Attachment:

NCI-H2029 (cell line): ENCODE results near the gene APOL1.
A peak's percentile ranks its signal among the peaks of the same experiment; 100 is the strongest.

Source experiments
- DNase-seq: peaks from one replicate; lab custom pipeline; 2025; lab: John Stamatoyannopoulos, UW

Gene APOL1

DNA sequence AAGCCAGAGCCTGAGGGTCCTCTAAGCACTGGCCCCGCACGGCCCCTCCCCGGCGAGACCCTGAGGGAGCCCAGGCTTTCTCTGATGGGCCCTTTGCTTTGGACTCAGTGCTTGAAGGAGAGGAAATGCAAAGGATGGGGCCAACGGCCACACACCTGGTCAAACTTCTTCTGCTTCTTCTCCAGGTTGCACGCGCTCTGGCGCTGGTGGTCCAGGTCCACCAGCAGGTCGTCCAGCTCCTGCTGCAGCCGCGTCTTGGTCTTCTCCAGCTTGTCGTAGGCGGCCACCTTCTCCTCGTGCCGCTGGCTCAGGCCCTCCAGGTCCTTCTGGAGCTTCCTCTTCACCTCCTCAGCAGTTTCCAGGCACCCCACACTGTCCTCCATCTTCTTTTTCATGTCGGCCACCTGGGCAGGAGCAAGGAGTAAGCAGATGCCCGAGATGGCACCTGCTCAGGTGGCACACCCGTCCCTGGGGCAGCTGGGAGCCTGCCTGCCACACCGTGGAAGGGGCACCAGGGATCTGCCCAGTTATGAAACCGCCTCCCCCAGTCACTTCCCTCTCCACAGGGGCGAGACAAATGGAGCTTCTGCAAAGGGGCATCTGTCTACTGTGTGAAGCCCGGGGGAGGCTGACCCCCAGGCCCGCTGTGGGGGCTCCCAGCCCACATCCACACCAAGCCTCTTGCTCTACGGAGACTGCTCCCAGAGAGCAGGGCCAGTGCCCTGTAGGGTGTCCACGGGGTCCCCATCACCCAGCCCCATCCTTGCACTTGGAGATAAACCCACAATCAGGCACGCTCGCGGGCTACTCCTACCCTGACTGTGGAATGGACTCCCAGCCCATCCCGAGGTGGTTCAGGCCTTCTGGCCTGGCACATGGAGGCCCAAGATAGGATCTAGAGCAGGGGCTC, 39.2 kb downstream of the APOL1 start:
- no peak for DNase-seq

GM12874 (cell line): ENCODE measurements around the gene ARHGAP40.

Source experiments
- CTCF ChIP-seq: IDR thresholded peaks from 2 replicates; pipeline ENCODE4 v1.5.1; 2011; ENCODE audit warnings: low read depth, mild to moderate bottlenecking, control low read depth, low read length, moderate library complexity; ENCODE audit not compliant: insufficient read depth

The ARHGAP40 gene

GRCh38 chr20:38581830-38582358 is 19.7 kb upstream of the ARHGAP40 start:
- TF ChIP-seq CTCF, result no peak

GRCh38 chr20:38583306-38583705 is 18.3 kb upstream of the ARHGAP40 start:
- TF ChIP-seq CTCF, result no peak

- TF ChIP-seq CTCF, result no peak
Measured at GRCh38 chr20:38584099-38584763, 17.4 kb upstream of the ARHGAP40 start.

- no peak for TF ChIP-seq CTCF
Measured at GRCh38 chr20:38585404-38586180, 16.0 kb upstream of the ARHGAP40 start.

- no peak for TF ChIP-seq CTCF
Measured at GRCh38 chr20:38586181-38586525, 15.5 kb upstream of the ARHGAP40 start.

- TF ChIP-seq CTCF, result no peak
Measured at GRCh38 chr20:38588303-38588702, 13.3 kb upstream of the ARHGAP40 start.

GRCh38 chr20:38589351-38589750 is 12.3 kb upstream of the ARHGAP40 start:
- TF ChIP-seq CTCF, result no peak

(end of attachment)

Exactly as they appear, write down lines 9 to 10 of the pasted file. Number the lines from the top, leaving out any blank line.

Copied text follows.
Source experiments
- CTCF ChIP-seq: IDR thresholded peaks from 2 replicates; pipeline ENCODE4 v1.5.1; 2011; ENCODE audit warnings: low read depth, mild to moderate bottlenecking, control low read depth, low read length, moderate library complexity; ENCODE audit not compliant: insufficient read depth